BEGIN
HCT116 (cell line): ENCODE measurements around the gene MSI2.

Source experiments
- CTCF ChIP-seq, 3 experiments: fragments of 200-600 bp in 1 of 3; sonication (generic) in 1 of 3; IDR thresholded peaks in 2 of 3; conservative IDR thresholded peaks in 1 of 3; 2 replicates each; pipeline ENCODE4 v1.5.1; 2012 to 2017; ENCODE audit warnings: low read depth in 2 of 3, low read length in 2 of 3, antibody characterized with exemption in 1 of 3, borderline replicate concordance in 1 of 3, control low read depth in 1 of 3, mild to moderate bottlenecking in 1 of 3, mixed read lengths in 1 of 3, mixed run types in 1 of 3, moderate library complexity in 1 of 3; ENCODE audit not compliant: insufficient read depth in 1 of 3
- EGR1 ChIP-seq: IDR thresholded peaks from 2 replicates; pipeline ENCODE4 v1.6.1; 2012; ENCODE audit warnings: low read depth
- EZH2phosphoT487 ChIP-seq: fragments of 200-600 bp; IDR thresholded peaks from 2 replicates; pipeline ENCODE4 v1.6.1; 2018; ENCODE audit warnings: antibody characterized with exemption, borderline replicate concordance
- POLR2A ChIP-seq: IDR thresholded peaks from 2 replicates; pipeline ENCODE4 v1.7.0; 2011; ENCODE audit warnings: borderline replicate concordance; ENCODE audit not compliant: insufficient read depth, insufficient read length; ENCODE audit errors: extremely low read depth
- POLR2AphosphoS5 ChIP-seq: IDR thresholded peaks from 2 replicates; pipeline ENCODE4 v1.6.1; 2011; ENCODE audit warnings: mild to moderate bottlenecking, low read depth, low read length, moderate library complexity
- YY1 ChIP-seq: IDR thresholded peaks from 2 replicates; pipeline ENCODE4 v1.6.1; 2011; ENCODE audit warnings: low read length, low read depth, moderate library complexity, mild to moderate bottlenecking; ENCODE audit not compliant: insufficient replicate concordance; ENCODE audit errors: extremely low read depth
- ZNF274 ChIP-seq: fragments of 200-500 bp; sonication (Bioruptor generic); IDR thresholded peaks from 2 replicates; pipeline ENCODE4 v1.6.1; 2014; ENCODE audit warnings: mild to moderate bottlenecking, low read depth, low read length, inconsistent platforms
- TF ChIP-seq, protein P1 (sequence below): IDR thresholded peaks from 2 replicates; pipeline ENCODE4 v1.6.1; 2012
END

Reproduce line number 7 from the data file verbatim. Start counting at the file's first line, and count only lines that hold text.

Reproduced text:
- POLR2AphosphoS5 ChIP-seq: IDR thresholded peaks from 2 replicates; pipeline ENCODE4 v1.6.1; 2011; ENCODE audit warnings: mild to moderate bottlenecking, low read depth, low read length, moderate library complexity